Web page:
MOSCOW — Russia’s upper house of parliament approved on Saturday President Vladimir Putin’s proposal to send military forces to Ukraine, stoking fears of war in a country whose fragile, post-revolutionary authorities are still struggling to enforce nationwide order.
The Basque group ETA announced Saturday it would put its arsenal of weapons "out of operational use" in a first step by the considerably weakened separatist group towards a historic disarmament.
More than two years after announcing a "definitive end to armed activity," the gestures by western Europe's last major violent separatist movement to officially disarm have been met with shrugs in Spain, which wants the group to disband without condition.
Part of the reason Europe and the United States have been caught off guard by Putin in Crimea, as they have been elsewhere so many times recently, is that they tend to assume he makes decisions in his country’s interests, like his Western counterparts. That’s not the case. Putin makes decisions that are in his interests.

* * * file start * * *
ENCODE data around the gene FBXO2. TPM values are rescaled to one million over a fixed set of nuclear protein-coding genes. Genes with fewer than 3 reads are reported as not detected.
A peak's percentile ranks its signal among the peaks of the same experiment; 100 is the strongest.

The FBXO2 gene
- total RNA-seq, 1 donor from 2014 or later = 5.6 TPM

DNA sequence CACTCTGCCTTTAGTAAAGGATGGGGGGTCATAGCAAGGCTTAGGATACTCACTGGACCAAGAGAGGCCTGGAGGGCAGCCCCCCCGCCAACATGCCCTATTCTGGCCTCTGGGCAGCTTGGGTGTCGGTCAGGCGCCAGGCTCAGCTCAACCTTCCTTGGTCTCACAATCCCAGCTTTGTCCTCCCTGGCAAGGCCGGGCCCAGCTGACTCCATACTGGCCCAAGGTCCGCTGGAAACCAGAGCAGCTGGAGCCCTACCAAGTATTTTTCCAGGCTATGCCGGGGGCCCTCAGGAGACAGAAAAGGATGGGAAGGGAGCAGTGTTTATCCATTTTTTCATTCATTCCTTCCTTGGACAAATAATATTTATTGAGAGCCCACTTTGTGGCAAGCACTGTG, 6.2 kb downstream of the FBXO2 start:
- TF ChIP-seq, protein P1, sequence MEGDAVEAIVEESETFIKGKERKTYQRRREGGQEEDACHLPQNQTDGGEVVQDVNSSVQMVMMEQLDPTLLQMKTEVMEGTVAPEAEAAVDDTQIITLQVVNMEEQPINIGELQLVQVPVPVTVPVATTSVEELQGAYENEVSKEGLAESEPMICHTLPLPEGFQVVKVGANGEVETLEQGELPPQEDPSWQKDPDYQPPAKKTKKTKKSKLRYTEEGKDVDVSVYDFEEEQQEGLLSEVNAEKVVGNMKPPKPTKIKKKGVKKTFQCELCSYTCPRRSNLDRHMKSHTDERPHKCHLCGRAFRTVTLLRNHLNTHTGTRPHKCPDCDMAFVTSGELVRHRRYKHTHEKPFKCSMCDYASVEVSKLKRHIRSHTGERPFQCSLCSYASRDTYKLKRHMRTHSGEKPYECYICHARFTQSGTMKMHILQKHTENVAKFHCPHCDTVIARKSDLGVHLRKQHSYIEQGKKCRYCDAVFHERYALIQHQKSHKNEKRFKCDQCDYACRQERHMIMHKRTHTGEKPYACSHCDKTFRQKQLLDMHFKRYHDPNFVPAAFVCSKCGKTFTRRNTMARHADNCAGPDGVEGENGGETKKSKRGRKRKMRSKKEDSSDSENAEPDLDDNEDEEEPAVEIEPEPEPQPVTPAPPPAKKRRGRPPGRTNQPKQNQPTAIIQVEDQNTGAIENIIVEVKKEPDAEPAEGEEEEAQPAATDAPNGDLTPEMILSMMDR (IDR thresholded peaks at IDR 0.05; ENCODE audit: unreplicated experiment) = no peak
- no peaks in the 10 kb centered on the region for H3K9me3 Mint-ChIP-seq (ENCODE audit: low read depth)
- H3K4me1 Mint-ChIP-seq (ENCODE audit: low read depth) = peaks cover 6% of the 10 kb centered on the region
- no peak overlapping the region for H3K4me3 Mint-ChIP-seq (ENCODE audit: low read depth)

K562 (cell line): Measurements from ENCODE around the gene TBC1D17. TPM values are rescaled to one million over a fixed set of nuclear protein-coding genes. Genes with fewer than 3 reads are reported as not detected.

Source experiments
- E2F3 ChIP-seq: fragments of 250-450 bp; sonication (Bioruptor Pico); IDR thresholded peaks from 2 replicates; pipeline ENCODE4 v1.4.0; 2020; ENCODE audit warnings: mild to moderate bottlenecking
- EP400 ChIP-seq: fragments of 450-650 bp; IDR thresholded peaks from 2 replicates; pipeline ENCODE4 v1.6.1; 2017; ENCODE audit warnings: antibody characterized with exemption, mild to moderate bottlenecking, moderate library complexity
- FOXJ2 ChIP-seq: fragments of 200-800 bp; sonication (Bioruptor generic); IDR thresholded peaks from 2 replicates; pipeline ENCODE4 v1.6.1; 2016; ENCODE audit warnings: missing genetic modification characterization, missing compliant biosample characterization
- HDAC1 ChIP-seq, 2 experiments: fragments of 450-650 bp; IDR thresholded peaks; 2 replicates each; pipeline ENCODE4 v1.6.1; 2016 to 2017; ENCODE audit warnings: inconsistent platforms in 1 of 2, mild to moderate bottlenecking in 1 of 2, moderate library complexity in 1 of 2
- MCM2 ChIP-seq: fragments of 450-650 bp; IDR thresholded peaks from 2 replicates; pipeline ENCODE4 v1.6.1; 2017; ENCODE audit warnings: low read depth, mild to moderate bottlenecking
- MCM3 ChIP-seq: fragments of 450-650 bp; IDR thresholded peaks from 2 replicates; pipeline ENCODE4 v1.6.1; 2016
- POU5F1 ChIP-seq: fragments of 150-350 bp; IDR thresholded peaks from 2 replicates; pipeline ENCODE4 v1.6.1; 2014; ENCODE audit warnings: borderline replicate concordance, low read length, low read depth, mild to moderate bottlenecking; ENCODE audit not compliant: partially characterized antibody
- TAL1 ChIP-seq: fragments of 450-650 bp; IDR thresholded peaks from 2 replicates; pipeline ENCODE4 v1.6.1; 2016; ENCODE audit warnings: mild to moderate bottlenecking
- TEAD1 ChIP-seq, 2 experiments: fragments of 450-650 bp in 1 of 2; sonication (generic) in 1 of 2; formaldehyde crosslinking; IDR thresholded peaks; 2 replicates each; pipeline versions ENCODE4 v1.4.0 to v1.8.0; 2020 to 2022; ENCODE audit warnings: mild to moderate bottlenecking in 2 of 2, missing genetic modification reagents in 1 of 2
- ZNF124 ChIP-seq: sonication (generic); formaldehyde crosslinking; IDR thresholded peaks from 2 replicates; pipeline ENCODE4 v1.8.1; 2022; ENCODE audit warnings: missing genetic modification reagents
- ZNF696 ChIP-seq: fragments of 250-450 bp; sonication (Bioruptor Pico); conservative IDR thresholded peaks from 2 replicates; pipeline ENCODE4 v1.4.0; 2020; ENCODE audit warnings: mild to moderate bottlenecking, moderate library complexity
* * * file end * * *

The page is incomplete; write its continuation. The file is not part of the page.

KYIV — Post-revolutionary Ukraine may have finally appointed a new government on Thursday, but that was the easy part. After President Viktor Yanukovych’s flight last weekend, the country is facing threats of separatism, a failing economy and increasing demands from protesters for transparency in a system that was built for the opposite.
LISBON — The EU and US know they must act fast to keep the Ukrainian economy afloat, back democratic politicians and deter a Russian backlash. However, a few minutes listening to Wednesday's debate on Ukraine in the European Parliament in Strasbourg would be enough to dispel any illusions that will be easy.